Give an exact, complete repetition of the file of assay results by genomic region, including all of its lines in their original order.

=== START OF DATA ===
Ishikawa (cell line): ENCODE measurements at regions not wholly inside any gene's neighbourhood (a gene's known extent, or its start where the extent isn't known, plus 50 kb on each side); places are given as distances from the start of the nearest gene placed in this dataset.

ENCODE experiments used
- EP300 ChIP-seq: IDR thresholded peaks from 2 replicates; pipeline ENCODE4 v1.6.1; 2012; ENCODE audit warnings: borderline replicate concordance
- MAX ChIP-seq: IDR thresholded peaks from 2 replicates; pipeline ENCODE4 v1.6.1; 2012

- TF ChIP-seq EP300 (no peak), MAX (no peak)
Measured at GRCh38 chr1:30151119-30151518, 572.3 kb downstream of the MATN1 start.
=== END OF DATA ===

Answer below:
Ishikawa (cell line): ENCODE measurements at regions not wholly inside any gene's neighbourhood (a gene's known extent, or its start where the extent isn't known, plus 50 kb on each side); places are given as distances from the start of the nearest gene placed in this dataset.

ENCODE experiments used
- EP300 ChIP-seq: IDR thresholded peaks from 2 replicates; pipeline ENCODE4 v1.6.1; 2012; ENCODE audit warnings: borderline replicate concordance
- MAX ChIP-seq: IDR thresholded peaks from 2 replicates; pipeline ENCODE4 v1.6.1; 2012

- TF ChIP-seq EP300 (no peak), MAX (no peak)
Measured at GRCh38 chr1:30151119-30151518, 572.3 kb downstream of the MATN1 start.